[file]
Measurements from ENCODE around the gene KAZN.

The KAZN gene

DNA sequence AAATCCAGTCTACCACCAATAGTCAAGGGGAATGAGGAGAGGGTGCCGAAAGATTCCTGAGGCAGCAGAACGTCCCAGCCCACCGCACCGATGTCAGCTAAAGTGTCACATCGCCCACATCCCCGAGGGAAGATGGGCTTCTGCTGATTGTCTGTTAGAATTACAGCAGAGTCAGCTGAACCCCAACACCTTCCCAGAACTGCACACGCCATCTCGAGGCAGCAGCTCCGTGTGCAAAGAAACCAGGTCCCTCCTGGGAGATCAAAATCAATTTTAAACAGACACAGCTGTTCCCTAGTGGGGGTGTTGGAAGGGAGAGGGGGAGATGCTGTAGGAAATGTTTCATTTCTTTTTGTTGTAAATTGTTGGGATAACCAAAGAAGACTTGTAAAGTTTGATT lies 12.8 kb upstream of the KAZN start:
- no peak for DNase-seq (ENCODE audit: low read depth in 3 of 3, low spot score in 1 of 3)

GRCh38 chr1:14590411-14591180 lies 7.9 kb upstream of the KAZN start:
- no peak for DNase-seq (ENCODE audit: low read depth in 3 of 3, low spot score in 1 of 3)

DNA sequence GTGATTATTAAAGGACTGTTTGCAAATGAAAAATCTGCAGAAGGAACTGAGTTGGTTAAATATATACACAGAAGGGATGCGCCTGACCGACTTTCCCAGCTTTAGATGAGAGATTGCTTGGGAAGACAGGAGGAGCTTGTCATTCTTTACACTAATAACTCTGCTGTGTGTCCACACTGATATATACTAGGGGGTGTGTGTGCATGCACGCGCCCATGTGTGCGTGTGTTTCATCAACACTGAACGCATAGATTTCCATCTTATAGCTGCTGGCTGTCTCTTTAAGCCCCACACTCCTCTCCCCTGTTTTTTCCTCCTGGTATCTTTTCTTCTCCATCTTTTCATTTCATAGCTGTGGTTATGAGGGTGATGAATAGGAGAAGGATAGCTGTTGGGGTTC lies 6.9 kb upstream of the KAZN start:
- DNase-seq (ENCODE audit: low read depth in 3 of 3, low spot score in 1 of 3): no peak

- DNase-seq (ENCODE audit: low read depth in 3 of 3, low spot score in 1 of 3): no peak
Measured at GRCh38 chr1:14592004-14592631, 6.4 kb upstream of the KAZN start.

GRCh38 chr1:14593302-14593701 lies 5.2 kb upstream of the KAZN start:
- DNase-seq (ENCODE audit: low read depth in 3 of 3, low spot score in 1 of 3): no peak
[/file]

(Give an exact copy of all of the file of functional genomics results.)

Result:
Measurements from ENCODE around the gene KAZN.

The KAZN gene

DNA sequence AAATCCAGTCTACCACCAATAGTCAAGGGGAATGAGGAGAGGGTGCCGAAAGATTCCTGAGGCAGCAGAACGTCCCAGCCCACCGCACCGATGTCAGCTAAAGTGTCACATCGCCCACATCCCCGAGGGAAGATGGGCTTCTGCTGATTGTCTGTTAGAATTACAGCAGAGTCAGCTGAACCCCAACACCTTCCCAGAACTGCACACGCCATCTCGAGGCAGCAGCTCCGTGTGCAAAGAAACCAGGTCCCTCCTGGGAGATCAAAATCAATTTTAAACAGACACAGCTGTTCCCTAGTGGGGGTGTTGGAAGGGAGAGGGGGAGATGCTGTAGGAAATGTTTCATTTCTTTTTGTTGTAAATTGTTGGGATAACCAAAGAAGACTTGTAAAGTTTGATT lies 12.8 kb upstream of the KAZN start:
- no peak for DNase-seq (ENCODE audit: low read depth in 3 of 3, low spot score in 1 of 3)

GRCh38 chr1:14590411-14591180 lies 7.9 kb upstream of the KAZN start:
- no peak for DNase-seq (ENCODE audit: low read depth in 3 of 3, low spot score in 1 of 3)

DNA sequence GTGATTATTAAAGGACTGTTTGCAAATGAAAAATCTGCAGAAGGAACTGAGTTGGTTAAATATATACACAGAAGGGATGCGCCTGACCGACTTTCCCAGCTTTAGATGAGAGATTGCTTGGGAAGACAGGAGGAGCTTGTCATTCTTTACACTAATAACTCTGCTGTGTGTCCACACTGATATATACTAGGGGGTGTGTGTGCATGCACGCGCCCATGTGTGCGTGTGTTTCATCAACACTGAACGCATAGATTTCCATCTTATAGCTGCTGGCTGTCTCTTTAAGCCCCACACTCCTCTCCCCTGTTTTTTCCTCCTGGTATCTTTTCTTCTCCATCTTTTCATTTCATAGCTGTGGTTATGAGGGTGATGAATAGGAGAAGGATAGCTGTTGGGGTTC lies 6.9 kb upstream of the KAZN start:
- DNase-seq (ENCODE audit: low read depth in 3 of 3, low spot score in 1 of 3): no peak

- DNase-seq (ENCODE audit: low read depth in 3 of 3, low spot score in 1 of 3): no peak
Measured at GRCh38 chr1:14592004-14592631, 6.4 kb upstream of the KAZN start.

GRCh38 chr1:14593302-14593701 lies 5.2 kb upstream of the KAZN start:
- DNase-seq (ENCODE audit: low read depth in 3 of 3, low spot score in 1 of 3): no peak